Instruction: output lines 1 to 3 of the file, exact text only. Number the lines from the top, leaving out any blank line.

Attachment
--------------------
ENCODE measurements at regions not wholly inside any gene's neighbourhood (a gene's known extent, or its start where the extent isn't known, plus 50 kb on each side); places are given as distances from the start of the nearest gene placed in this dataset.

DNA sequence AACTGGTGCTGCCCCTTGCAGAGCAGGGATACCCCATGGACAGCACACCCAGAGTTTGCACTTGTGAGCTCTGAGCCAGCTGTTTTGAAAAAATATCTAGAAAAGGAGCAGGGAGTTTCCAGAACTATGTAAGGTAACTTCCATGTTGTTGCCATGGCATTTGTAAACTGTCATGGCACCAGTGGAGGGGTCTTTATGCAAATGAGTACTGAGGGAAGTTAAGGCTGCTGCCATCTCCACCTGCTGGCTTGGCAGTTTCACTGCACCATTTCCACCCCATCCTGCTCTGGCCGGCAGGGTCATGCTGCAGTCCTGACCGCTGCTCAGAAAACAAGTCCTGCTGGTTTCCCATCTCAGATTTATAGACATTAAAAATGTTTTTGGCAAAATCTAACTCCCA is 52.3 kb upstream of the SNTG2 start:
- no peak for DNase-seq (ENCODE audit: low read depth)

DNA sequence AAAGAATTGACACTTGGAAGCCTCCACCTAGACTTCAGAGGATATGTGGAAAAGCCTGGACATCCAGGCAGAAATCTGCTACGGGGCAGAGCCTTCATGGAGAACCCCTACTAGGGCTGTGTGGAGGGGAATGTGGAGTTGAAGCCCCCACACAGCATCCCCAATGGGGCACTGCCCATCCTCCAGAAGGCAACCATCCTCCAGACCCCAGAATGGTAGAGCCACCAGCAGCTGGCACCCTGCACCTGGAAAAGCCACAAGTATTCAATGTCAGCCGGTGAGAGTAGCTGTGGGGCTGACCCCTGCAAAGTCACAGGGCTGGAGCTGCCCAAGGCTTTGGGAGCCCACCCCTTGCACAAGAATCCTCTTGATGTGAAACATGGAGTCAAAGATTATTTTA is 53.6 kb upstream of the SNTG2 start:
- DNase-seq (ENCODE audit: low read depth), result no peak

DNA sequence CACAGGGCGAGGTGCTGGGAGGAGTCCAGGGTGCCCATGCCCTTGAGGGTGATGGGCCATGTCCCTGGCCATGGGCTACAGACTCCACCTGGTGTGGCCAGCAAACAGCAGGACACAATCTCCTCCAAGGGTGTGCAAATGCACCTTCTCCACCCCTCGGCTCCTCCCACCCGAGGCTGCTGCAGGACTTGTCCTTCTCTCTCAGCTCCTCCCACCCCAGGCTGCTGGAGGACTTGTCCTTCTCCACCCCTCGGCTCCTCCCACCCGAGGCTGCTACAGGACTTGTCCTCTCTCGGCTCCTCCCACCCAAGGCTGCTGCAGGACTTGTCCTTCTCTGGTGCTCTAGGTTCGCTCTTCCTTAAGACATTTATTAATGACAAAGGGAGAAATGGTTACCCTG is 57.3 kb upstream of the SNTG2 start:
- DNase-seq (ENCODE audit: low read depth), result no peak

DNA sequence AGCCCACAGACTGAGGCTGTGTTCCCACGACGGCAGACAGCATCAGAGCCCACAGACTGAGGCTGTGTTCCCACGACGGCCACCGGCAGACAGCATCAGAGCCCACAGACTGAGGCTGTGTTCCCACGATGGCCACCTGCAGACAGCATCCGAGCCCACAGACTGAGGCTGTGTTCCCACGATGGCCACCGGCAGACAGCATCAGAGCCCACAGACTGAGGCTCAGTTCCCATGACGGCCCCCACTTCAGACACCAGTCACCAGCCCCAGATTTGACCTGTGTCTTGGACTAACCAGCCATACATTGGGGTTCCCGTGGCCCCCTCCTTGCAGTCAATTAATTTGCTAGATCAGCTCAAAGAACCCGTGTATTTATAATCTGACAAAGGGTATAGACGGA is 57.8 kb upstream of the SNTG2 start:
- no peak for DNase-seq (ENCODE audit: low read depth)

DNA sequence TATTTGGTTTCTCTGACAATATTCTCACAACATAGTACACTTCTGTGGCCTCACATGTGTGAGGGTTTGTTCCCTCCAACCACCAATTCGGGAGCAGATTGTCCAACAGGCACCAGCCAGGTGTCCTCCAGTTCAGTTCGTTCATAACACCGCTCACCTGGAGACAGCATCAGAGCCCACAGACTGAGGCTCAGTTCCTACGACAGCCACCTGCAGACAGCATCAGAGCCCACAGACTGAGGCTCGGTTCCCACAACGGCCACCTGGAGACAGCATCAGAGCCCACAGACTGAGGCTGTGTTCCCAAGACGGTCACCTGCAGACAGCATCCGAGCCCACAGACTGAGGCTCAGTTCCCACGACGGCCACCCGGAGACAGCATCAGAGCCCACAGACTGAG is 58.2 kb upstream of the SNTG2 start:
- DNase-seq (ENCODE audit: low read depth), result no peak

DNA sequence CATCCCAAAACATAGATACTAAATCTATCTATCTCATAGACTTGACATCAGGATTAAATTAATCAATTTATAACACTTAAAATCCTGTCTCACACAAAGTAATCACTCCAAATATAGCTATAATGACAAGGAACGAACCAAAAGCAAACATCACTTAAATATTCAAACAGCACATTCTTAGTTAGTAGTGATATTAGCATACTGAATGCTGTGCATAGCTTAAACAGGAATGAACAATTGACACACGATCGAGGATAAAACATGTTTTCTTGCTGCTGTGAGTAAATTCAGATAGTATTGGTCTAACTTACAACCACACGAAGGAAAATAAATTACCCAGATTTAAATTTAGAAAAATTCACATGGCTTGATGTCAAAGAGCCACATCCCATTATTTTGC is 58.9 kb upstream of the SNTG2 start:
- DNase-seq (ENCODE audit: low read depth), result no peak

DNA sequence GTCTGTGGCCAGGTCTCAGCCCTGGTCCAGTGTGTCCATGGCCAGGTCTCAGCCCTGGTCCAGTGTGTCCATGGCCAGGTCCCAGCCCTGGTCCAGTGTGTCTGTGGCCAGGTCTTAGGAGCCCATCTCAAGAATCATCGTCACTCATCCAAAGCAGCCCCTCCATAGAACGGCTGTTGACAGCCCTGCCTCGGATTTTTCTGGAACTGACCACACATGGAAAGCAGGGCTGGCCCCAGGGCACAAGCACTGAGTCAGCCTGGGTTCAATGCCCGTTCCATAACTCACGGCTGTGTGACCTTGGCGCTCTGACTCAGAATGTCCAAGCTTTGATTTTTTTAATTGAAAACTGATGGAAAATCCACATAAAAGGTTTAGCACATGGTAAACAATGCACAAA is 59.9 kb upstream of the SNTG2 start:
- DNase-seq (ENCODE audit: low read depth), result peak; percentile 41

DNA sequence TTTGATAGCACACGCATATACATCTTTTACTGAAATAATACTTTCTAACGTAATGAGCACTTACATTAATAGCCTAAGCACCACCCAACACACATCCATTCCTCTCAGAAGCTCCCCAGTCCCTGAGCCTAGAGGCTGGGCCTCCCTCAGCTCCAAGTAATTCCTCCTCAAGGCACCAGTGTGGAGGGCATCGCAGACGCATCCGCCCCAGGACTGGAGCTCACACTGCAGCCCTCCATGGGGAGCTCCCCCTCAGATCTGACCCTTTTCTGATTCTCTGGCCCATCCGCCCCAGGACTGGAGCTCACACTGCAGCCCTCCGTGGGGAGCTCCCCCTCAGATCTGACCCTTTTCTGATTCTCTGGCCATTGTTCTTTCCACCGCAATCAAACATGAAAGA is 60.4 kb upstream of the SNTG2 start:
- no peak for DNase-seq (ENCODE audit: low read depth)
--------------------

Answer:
ENCODE measurements at regions not wholly inside any gene's neighbourhood (a gene's known extent, or its start where the extent isn't known, plus 50 kb on each side); places are given as distances from the start of the nearest gene placed in this dataset.

DNA sequence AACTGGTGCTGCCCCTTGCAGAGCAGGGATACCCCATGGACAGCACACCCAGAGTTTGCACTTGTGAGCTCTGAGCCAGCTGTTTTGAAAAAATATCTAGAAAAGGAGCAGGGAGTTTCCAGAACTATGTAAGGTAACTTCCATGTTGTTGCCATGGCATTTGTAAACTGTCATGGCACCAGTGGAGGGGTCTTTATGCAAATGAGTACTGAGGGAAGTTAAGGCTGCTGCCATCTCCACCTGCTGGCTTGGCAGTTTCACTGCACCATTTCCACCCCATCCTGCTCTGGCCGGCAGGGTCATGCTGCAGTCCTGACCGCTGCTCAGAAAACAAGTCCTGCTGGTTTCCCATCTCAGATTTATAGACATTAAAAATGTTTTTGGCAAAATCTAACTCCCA is 52.3 kb upstream of the SNTG2 start:
- no peak for DNase-seq (ENCODE audit: low read depth)